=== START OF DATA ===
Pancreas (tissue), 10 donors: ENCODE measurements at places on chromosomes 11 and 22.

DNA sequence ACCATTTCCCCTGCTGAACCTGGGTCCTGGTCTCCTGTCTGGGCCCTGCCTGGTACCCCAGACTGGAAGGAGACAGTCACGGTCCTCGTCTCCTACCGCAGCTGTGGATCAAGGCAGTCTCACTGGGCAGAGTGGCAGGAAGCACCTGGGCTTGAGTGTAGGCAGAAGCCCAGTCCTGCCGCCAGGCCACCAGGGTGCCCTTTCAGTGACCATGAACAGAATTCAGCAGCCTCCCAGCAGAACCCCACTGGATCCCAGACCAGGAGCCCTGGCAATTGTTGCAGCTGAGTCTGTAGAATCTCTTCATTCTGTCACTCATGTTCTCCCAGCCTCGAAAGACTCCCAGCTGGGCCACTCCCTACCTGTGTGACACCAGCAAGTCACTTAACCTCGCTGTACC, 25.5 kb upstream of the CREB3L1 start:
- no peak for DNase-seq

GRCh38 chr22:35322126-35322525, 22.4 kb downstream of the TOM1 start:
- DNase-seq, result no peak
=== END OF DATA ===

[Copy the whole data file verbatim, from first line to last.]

Pancreas (tissue), 10 donors: ENCODE measurements at places on chromosomes 11 and 22.

DNA sequence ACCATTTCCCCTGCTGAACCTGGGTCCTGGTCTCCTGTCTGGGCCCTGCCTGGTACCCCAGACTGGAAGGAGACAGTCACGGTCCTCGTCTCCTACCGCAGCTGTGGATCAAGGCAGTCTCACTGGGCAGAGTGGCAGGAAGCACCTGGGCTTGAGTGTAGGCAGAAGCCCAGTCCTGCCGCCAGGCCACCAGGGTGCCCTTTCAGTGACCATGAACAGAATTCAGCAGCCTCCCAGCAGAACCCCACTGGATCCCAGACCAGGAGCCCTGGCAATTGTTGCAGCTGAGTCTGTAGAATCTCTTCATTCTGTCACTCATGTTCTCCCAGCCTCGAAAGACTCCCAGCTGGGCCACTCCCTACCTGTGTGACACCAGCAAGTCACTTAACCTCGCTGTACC, 25.5 kb upstream of the CREB3L1 start:
- no peak for DNase-seq

GRCh38 chr22:35322126-35322525, 22.4 kb downstream of the TOM1 start:
- DNase-seq, result no peak